The civil standard of proof should not, however, be conflated with the necessary elements or the quality of evidence needed to establish collusion.  The party bearing the burden of proving a serious allegation must discharge the burden with evidence of commensurate cogency.

This case is only concerned with the 3rd Method of proving an agreement or concertation, as set out above, because there was no direct or indirect evidence of any explicit collusion between Taching and Shell.  Thus, it behoves Meyer to prove that collusion was the only plausible explanation for the parallel conduct or, in other words, the alternative explanations for the parallel conduct were implausible.  Such a requirement does not elevate the standard of proof above the usual civil standard.  Competition law imposes such a requirement because of the nature of parallel conduct, which may well be innocent and be the “very essence” of competition.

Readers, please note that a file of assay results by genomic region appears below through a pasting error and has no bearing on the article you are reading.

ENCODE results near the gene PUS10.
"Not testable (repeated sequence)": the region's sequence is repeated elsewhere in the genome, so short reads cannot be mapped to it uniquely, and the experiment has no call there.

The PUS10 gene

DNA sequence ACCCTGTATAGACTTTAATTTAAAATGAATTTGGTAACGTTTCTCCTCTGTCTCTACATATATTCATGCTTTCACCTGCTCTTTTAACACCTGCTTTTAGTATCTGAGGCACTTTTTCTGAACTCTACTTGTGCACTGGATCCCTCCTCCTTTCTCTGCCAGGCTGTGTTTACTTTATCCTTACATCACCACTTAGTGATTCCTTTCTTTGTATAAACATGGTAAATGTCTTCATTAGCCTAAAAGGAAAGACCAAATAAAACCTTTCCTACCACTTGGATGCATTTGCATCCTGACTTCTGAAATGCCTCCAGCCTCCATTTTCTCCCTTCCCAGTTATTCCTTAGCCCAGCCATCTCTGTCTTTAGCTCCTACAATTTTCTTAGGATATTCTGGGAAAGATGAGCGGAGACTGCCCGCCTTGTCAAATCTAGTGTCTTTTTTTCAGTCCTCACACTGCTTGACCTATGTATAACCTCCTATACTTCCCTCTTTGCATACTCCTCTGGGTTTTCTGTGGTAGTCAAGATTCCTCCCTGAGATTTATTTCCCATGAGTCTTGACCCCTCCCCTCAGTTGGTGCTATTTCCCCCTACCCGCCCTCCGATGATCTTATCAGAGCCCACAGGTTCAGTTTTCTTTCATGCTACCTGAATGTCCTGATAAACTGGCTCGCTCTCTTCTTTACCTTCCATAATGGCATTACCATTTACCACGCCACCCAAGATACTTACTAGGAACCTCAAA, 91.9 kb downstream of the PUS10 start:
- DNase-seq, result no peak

Commercially sensitive evidence in competition proceedings

Generally, trials in the Competition Tribunal should be heard in open court (Rule 28 of the Competition Tribunal Rules (Cap. 619D)), but the Tribunal considered and granted leave to hear part of the evidence in camera upon application by Shell.

The provision of evidence in camera would restrict the open administration of justice, therefore it must be justified by considering and balancing all pertinent interests, rights, and freedoms. It may be justified if:

1. It would frustrate the ultimate aim of doing justice between the parties, which is a most important if not decisive consideration in the balancing exercise;